Even while some companies are telling gun owners to leave their guns at home, Home Depot hosted one of the largest open carry events in Texas yesterday.
Open Carry Tarrant County announced what it billed to be “the largest open carry to date,” which took place at a North Richland Hills Home Depot. The event featured a gun raffle that drew over 150 people.
Remember that in Texas it is against the law to open carry handguns, so many have decided to open carry long rifles in demonstrations to bring awareness in promoting a change in the laws. The practice of open carrying in businesses has been controversial, however, and has prompted some businesses like Chipotle, Jack in the Box, Sonic, and Chili’s to adopt no guns policies.
Anti-gunners are not happy about Home Depot’s decision to allow the open carry event and have been flooding Home Depot’s Facebook page to express their hate and lack of knowledge.
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According to Dallas News,
The heavily armed contingent came from the Tarrant County offshoot of Open Carry Texas, an organization that works to “condition Texans to feel safe around law-abiding citizens that choose to carry” guns.
Open Carry groups have staged such events across the state. C.J. Grisham of Temple, the founder of Open Carry Texas, said the “walks” are part of a public relations effort and a political push.
The goal of many in the group is the legalization of open-carry handguns in Texas. State law in general allows the open display of rifles and shotguns but not handguns.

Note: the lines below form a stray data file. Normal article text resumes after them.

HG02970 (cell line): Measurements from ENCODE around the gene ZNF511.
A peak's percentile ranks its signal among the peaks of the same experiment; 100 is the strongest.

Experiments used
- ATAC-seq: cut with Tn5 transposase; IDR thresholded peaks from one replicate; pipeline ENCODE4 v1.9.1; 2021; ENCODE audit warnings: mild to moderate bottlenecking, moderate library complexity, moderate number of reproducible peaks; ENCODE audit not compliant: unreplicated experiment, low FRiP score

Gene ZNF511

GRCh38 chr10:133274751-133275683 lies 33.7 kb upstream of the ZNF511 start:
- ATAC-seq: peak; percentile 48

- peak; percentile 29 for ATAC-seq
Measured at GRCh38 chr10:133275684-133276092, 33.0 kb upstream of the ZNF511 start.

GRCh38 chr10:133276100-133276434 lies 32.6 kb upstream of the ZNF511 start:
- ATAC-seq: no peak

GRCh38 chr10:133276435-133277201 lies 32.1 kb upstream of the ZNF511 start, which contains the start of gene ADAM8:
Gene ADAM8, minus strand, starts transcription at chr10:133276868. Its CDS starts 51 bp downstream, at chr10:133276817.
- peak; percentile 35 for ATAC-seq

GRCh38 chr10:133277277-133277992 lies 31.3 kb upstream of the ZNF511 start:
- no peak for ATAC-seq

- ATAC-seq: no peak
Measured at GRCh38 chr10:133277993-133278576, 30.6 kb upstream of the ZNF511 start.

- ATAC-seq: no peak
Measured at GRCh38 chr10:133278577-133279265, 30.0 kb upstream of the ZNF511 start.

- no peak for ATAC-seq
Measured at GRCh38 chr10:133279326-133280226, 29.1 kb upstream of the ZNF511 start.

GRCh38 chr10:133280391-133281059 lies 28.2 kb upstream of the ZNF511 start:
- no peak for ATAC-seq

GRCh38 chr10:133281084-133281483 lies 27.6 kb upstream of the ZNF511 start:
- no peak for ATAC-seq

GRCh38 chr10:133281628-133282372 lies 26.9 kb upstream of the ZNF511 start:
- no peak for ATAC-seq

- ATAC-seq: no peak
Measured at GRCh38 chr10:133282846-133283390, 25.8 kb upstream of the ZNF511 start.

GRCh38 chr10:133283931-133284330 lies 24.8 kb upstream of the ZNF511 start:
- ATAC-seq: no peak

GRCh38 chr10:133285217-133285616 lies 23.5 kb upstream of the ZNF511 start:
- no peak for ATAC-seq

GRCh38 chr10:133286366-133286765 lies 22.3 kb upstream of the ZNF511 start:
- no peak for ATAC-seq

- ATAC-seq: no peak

To carry a concealed handgun requires a license.
“I’d much rather have a handgun on my hip,” said Mark Thompson, 54, of Garland. Instead, he attended Saturday’s rally with a Beretta semi-automatic rifle strapped across his back.
“We’re fundamentally changing America and changing Texas,” he said. “We’re letting people know they’re free.”
Although his weapon’s chamber was empty — all those at the rally were instructed to clear their guns’ chambers — Thompson’s gun had a loaded magazine attached. That, he said, was a matter of being prepared for any hostile activity.
“Every now and then we get some aggressive people toward us,” Thompson said. “We get so much hate, it’s incredible.”
Saturday’s event, monitored by several North Richland Hills police officers, took place without incident. It did, however, attract a few critics and protesters.
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